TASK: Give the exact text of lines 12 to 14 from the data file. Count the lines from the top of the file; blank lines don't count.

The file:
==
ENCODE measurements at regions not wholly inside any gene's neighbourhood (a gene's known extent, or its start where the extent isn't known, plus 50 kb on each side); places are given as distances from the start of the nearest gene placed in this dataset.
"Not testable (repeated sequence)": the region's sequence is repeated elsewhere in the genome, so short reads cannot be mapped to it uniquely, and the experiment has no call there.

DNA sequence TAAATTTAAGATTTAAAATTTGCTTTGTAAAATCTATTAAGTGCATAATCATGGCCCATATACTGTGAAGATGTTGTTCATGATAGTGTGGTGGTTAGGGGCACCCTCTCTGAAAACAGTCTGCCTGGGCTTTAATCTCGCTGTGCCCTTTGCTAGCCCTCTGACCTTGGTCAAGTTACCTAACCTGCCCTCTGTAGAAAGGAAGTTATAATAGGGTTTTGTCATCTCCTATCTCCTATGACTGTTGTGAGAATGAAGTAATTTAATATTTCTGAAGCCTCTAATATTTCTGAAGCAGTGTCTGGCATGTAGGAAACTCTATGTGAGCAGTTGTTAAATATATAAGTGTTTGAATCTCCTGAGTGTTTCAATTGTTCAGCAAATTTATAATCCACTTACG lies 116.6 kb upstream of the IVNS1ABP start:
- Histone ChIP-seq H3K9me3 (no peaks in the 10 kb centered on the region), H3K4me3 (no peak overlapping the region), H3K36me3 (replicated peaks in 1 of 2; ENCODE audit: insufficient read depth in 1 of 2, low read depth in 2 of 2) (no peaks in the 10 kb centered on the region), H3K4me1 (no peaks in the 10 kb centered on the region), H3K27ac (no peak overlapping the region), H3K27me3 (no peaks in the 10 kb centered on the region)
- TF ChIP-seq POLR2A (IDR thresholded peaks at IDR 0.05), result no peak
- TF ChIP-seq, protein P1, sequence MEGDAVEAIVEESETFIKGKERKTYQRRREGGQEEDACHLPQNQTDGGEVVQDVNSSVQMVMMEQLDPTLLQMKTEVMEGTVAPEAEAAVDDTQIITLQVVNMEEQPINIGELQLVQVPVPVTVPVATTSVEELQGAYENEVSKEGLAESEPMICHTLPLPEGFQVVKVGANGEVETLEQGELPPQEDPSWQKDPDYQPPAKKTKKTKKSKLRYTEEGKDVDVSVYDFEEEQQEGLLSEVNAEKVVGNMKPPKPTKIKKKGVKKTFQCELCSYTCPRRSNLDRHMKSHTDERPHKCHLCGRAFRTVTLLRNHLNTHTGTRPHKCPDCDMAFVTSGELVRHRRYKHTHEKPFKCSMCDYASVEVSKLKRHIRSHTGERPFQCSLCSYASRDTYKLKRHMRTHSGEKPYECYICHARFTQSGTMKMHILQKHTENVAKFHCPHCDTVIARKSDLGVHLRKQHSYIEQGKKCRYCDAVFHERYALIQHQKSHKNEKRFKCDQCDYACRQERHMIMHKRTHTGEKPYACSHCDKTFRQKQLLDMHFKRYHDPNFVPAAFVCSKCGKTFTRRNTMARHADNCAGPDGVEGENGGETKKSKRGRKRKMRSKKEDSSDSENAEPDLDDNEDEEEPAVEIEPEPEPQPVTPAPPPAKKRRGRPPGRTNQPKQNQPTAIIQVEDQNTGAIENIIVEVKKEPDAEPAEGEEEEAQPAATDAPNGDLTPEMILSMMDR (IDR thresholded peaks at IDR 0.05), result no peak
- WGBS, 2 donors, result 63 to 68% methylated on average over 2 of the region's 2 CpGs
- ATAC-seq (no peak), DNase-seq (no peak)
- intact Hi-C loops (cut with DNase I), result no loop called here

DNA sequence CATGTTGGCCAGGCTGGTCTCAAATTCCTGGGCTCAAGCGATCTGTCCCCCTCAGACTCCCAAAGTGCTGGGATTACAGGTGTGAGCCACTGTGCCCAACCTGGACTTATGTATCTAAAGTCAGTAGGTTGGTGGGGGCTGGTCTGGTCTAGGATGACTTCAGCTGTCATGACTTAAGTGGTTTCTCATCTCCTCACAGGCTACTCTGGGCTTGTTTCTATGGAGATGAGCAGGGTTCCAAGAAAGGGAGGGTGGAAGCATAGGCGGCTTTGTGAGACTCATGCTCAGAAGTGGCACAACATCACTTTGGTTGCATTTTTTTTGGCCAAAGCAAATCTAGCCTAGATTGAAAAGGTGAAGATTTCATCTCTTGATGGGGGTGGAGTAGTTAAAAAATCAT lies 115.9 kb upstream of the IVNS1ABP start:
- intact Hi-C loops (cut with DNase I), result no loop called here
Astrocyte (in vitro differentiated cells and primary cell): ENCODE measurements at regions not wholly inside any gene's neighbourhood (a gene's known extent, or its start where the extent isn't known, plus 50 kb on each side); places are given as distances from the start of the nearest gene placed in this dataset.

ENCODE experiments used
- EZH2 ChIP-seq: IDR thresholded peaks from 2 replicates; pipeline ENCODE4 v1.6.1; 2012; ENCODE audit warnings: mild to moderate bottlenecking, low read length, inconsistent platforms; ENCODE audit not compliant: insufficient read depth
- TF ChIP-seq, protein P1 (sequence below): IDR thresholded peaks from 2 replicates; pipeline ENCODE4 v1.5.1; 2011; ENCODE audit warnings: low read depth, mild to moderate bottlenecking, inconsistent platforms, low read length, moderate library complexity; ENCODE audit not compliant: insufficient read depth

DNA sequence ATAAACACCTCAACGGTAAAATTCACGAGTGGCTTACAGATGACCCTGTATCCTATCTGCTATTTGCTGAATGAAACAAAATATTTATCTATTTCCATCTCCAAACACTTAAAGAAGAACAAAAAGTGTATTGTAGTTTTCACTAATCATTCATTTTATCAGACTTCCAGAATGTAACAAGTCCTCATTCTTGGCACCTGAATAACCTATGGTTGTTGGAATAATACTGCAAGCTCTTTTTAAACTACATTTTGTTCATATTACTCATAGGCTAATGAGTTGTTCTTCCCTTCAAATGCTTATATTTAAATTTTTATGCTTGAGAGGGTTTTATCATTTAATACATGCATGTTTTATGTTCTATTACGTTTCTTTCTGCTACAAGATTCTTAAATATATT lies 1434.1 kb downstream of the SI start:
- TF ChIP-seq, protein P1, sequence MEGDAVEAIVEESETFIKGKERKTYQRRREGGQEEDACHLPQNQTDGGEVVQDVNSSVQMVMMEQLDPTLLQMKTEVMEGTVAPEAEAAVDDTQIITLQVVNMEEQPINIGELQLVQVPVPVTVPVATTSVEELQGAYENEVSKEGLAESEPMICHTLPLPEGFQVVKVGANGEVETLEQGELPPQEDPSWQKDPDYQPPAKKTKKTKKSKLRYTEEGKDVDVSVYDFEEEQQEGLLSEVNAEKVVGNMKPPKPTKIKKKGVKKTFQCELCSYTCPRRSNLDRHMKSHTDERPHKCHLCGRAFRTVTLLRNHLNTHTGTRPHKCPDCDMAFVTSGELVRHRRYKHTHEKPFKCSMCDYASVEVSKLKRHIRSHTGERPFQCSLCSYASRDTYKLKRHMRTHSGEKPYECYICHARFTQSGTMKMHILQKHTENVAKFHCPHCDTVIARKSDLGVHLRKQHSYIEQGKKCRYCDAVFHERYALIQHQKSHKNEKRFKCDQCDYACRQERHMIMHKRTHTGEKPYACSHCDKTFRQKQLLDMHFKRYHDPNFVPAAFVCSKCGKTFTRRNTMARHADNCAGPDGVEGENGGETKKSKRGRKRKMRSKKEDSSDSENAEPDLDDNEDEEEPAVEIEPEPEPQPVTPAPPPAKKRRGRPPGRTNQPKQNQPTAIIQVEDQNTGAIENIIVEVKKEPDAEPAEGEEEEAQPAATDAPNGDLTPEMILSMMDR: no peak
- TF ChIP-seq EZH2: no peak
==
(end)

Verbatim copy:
Astrocyte (in vitro differentiated cells and primary cell): ENCODE measurements at regions not wholly inside any gene's neighbourhood (a gene's known extent, or its start where the extent isn't known, plus 50 kb on each side); places are given as distances from the start of the nearest gene placed in this dataset.

ENCODE experiments used
- EZH2 ChIP-seq: IDR thresholded peaks from 2 replicates; pipeline ENCODE4 v1.6.1; 2012; ENCODE audit warnings: mild to moderate bottlenecking, low read length, inconsistent platforms; ENCODE audit not compliant: insufficient read depth